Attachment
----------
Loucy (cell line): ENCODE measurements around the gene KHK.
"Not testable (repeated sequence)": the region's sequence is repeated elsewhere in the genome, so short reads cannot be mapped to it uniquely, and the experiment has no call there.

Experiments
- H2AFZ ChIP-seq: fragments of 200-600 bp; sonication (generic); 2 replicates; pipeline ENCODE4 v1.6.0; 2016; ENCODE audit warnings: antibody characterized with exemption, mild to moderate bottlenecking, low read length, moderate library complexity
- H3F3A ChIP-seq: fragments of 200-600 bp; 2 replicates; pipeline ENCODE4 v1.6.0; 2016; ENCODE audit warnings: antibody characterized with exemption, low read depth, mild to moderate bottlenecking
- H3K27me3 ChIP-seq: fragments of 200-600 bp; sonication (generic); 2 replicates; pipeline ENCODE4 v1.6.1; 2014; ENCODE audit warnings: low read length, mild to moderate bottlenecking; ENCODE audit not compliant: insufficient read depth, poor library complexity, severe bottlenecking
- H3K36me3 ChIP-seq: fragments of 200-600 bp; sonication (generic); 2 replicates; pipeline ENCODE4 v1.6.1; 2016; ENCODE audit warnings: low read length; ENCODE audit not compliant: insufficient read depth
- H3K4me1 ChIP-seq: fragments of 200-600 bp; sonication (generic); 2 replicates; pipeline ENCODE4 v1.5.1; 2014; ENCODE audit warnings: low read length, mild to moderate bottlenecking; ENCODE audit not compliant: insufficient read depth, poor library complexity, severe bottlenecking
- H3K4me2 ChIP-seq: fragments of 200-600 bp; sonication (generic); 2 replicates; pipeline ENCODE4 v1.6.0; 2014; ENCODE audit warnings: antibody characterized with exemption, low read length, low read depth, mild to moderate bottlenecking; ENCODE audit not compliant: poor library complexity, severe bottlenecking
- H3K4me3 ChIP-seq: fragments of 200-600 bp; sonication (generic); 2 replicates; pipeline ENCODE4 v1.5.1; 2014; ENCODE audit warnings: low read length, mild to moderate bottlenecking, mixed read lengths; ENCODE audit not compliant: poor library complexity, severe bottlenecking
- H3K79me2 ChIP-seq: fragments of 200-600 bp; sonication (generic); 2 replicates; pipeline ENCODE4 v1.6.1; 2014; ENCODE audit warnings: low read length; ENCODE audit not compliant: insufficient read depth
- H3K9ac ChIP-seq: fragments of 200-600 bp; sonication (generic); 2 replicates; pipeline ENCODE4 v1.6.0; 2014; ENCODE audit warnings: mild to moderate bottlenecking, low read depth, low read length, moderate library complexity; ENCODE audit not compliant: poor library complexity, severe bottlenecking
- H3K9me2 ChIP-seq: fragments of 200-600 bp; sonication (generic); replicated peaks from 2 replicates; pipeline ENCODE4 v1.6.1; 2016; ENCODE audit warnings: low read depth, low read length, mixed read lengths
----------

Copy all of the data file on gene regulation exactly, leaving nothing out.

Loucy (cell line): ENCODE measurements around the gene KHK.
"Not testable (repeated sequence)": the region's sequence is repeated elsewhere in the genome, so short reads cannot be mapped to it uniquely, and the experiment has no call there.

Experiments
- H2AFZ ChIP-seq: fragments of 200-600 bp; sonication (generic); 2 replicates; pipeline ENCODE4 v1.6.0; 2016; ENCODE audit warnings: antibody characterized with exemption, mild to moderate bottlenecking, low read length, moderate library complexity
- H3F3A ChIP-seq: fragments of 200-600 bp; 2 replicates; pipeline ENCODE4 v1.6.0; 2016; ENCODE audit warnings: antibody characterized with exemption, low read depth, mild to moderate bottlenecking
- H3K27me3 ChIP-seq: fragments of 200-600 bp; sonication (generic); 2 replicates; pipeline ENCODE4 v1.6.1; 2014; ENCODE audit warnings: low read length, mild to moderate bottlenecking; ENCODE audit not compliant: insufficient read depth, poor library complexity, severe bottlenecking
- H3K36me3 ChIP-seq: fragments of 200-600 bp; sonication (generic); 2 replicates; pipeline ENCODE4 v1.6.1; 2016; ENCODE audit warnings: low read length; ENCODE audit not compliant: insufficient read depth
- H3K4me1 ChIP-seq: fragments of 200-600 bp; sonication (generic); 2 replicates; pipeline ENCODE4 v1.5.1; 2014; ENCODE audit warnings: low read length, mild to moderate bottlenecking; ENCODE audit not compliant: insufficient read depth, poor library complexity, severe bottlenecking
- H3K4me2 ChIP-seq: fragments of 200-600 bp; sonication (generic); 2 replicates; pipeline ENCODE4 v1.6.0; 2014; ENCODE audit warnings: antibody characterized with exemption, low read length, low read depth, mild to moderate bottlenecking; ENCODE audit not compliant: poor library complexity, severe bottlenecking
- H3K4me3 ChIP-seq: fragments of 200-600 bp; sonication (generic); 2 replicates; pipeline ENCODE4 v1.5.1; 2014; ENCODE audit warnings: low read length, mild to moderate bottlenecking, mixed read lengths; ENCODE audit not compliant: poor library complexity, severe bottlenecking
- H3K79me2 ChIP-seq: fragments of 200-600 bp; sonication (generic); 2 replicates; pipeline ENCODE4 v1.6.1; 2014; ENCODE audit warnings: low read length; ENCODE audit not compliant: insufficient read depth
- H3K9ac ChIP-seq: fragments of 200-600 bp; sonication (generic); 2 replicates; pipeline ENCODE4 v1.6.0; 2014; ENCODE audit warnings: mild to moderate bottlenecking, low read depth, low read length, moderate library complexity; ENCODE audit not compliant: poor library complexity, severe bottlenecking
- H3K9me2 ChIP-seq: fragments of 200-600 bp; sonication (generic); replicated peaks from 2 replicates; pipeline ENCODE4 v1.6.1; 2016; ENCODE audit warnings: low read depth, low read length, mixed read lengths